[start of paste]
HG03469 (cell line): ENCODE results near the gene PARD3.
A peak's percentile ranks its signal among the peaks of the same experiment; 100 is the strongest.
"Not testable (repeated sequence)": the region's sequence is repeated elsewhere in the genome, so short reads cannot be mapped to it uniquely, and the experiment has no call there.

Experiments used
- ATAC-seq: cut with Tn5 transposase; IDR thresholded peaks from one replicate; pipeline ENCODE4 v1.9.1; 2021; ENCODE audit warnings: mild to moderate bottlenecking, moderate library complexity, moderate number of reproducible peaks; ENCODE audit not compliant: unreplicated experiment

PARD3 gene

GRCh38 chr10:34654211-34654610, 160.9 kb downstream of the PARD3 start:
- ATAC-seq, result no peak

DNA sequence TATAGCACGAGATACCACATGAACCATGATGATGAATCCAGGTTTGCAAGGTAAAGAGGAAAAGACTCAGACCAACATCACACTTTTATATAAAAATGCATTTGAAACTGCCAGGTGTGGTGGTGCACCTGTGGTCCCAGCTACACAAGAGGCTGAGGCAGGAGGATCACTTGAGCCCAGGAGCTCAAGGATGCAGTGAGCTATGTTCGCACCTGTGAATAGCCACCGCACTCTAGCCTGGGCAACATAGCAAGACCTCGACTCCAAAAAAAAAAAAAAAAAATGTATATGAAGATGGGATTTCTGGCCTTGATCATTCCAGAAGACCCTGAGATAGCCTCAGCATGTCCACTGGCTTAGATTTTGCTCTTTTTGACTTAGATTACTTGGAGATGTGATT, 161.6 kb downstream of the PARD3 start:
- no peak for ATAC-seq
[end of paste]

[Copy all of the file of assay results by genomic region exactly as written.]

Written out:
HG03469 (cell line): ENCODE results near the gene PARD3.
A peak's percentile ranks its signal among the peaks of the same experiment; 100 is the strongest.
"Not testable (repeated sequence)": the region's sequence is repeated elsewhere in the genome, so short reads cannot be mapped to it uniquely, and the experiment has no call there.

Experiments used
- ATAC-seq: cut with Tn5 transposase; IDR thresholded peaks from one replicate; pipeline ENCODE4 v1.9.1; 2021; ENCODE audit warnings: mild to moderate bottlenecking, moderate library complexity, moderate number of reproducible peaks; ENCODE audit not compliant: unreplicated experiment

PARD3 gene

GRCh38 chr10:34654211-34654610, 160.9 kb downstream of the PARD3 start:
- ATAC-seq, result no peak

DNA sequence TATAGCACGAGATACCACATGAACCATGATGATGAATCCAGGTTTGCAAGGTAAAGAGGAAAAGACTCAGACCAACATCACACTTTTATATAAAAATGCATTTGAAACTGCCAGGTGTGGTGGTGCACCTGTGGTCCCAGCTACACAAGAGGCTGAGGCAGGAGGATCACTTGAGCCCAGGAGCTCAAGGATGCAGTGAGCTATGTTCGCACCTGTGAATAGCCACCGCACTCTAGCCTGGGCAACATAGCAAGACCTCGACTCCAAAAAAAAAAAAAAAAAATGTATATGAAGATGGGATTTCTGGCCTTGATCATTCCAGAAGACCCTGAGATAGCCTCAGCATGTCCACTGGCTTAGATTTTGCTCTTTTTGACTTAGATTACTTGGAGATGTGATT, 161.6 kb downstream of the PARD3 start:
- no peak for ATAC-seq